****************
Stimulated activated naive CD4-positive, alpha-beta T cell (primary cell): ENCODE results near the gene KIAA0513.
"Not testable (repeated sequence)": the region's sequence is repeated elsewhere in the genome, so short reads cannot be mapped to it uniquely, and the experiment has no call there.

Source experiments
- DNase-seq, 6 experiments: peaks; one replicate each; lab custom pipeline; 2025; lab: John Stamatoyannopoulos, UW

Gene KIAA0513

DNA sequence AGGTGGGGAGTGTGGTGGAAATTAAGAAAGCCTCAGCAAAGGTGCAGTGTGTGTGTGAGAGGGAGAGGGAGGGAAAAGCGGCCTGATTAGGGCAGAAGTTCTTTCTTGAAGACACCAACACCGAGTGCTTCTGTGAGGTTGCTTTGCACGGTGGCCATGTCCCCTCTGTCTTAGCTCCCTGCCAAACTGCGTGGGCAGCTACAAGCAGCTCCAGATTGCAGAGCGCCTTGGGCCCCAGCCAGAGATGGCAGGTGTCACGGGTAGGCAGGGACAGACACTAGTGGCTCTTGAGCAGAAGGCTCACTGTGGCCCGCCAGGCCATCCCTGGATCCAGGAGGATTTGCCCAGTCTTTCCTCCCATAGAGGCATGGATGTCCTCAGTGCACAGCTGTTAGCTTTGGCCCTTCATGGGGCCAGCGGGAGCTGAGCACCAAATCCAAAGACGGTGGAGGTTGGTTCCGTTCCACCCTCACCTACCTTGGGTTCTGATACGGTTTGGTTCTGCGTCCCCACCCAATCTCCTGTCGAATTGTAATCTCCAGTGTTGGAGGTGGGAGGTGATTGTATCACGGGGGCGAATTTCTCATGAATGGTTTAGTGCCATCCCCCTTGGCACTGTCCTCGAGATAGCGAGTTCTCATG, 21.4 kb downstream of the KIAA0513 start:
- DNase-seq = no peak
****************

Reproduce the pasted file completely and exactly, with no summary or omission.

Stimulated activated naive CD4-positive, alpha-beta T cell (primary cell): ENCODE results near the gene KIAA0513.
"Not testable (repeated sequence)": the region's sequence is repeated elsewhere in the genome, so short reads cannot be mapped to it uniquely, and the experiment has no call there.

Source experiments
- DNase-seq, 6 experiments: peaks; one replicate each; lab custom pipeline; 2025; lab: John Stamatoyannopoulos, UW

Gene KIAA0513

DNA sequence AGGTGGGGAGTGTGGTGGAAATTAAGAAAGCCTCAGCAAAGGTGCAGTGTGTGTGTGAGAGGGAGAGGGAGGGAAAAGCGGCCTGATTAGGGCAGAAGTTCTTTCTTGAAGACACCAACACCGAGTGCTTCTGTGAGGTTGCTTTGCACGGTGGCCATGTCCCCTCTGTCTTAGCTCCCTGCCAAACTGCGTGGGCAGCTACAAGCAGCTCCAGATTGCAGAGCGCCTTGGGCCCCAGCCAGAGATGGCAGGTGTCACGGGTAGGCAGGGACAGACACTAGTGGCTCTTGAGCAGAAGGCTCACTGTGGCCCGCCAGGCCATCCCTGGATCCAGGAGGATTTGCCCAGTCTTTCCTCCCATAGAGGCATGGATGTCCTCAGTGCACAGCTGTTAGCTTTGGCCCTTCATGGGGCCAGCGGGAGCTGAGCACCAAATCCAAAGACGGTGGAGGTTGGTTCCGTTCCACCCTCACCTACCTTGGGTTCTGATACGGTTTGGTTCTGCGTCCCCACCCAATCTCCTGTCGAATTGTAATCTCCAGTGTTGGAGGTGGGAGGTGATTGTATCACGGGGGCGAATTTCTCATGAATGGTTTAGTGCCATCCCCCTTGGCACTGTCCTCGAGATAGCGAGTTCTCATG, 21.4 kb downstream of the KIAA0513 start:
- DNase-seq = no peak